The new services will be ‘Westlaw UK from Sweet & Maxwell’, anattempt to root a service new to most UK consumers in a name they know andtrust. Our discussions covered the question of the extent to which the Westlawinfluence had determined the UK product, and whether a retread of an Americansystem could ever fully cope with the intricacies of our legal system. Wendy wasat pains to emphasise that the presence of teams from Westlaw had been somewhatexaggerated and that, while the underpinning behind the scenes is Westlaw, theinterface has been completely redesigned for the UK. The UK interface isdesigned for searching cases and legislation in a way that is not appropriatefor the USA.

Changing the Way Lawyers Work

I could claim that my trip for this interview was the result of a majormisrepresentation. I went to hear about how the new services were ‘going tochange the ways lawyers work’. The main message from Wendy Beecham was that itis a fatal error to think like that. She referred to the pointlessness of tryingto make busy people adapt their working methods, when they do not even have timeto learn new software. But what makes such an approach out of the question forher is the perceived arrogance of legal publishers who think that they know whatlawyers want:

‘My perspective is that if you have not been inside a law firm in the lastsix months then you don’t know, because things change that quickly and youhave to have the customer interaction in order to really stay on top of what’shappening in the marketplace. Instead of just going to visit lawyers, you needto watch them work. In the product development process, I want to see marketmaps – some solicitors do research on their own, other market segments do not– I want to see that laid out and I want to see the automation readiness andadoption rates for those types of segments… I want to see a map of how peoplework and how they use our current products and then identify what’s missingand what we can build or integrate into something we already do.’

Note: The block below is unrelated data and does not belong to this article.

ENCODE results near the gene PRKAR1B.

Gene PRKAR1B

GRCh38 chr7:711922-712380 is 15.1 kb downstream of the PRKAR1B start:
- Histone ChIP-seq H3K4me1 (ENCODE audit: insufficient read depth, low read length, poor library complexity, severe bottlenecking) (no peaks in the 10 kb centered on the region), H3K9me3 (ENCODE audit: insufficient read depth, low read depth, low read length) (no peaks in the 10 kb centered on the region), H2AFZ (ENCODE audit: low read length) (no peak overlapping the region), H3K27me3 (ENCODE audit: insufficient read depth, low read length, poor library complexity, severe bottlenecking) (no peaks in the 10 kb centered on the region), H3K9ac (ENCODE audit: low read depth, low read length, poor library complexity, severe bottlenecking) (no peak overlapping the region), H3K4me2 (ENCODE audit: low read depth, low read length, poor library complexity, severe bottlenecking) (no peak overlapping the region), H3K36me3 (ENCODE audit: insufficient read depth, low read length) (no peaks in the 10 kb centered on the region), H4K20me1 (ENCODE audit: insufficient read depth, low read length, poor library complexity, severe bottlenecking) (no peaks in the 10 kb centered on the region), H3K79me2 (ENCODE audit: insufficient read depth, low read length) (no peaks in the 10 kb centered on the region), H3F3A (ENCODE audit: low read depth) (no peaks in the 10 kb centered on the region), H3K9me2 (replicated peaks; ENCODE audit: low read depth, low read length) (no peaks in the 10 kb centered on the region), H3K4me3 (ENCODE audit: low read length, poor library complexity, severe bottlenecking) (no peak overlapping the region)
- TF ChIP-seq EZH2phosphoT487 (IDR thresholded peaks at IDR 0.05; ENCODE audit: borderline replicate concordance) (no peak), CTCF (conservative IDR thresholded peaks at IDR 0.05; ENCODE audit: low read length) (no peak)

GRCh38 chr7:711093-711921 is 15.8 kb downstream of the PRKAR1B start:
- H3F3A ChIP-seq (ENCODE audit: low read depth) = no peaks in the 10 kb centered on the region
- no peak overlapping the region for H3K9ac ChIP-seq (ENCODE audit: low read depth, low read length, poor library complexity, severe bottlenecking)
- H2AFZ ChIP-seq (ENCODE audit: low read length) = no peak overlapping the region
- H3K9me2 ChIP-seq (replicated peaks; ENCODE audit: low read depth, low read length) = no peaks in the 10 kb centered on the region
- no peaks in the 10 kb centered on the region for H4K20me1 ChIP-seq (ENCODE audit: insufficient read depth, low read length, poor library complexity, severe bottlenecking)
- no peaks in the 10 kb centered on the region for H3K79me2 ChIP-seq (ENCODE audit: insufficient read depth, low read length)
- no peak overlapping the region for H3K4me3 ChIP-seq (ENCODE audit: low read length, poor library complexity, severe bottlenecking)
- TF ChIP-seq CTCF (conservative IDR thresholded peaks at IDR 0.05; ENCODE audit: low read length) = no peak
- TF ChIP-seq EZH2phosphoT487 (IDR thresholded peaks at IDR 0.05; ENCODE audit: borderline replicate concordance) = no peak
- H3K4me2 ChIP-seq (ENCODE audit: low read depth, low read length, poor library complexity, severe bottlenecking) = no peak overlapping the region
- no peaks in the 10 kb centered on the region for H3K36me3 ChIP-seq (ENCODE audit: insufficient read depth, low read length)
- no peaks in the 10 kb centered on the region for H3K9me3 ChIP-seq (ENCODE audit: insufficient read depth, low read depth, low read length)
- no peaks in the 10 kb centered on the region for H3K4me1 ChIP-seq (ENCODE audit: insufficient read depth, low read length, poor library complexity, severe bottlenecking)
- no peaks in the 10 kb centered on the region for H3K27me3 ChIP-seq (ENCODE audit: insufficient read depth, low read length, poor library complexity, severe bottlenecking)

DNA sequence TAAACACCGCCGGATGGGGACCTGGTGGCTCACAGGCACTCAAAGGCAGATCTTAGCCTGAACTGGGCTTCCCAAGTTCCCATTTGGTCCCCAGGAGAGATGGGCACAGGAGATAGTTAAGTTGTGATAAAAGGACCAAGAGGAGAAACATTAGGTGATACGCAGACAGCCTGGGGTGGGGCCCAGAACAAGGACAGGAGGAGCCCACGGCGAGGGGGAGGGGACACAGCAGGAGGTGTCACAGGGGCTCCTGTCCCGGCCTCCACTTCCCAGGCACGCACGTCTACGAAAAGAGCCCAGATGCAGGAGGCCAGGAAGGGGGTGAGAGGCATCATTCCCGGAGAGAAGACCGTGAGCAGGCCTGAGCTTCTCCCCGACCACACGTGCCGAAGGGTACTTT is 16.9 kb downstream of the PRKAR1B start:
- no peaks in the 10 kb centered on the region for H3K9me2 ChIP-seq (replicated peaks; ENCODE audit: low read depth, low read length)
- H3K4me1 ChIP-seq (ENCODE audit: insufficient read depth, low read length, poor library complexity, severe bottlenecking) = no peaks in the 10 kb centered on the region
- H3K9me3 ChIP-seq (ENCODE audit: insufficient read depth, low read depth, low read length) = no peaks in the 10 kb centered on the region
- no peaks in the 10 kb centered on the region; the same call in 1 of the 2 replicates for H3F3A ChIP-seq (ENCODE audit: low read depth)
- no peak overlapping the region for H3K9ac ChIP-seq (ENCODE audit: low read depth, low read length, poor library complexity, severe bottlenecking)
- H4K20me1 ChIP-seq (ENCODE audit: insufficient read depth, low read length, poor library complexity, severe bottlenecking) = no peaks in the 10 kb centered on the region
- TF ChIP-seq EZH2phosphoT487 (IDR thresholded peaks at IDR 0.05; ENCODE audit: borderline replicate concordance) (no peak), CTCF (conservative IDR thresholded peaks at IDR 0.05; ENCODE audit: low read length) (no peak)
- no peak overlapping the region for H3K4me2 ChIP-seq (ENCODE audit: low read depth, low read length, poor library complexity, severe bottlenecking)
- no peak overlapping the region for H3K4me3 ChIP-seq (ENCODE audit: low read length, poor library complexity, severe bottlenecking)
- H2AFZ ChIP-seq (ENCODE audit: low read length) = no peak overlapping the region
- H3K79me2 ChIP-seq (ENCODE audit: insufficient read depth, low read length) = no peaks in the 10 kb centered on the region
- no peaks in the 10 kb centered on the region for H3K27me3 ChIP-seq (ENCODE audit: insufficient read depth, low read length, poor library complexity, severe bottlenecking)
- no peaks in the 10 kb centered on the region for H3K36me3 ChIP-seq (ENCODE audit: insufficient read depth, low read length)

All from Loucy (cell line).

The watchwords are customise and research.

A New Era?

I was impressed by Wendy Beecham. It is true that I was charmed too, and myinterview technique is more properly compared with Jeremy Beadle’s than JeremyPaxman’s, but our lengthy and frankly enjoyable discussions were dominated byWendy’s real conviction and commitment. I focused earlier, at some length, onher background – and that was considered. I feel that the experience shegained as a practising librarian and at the sharp end of selling online productsinforms her understanding. She appears to have digested basic lessons which notall legal publishers are even aware of – lessons about what a product needs todo, about adding value and, above all, about meeting identified need rather thancreating it. She has, I gather from other sources, set a pace which has shaken afew of the older occupants of Sweet & Maxwell’s higher level offices. Thatcan be no bad thing because there is a history of complacency to overcome.

I rather think that she can and will change the corporate philosophy. If thathappens we could all benefit in the long run from online products that are tunedto real practical needs. The first pudding will provide the first evidence.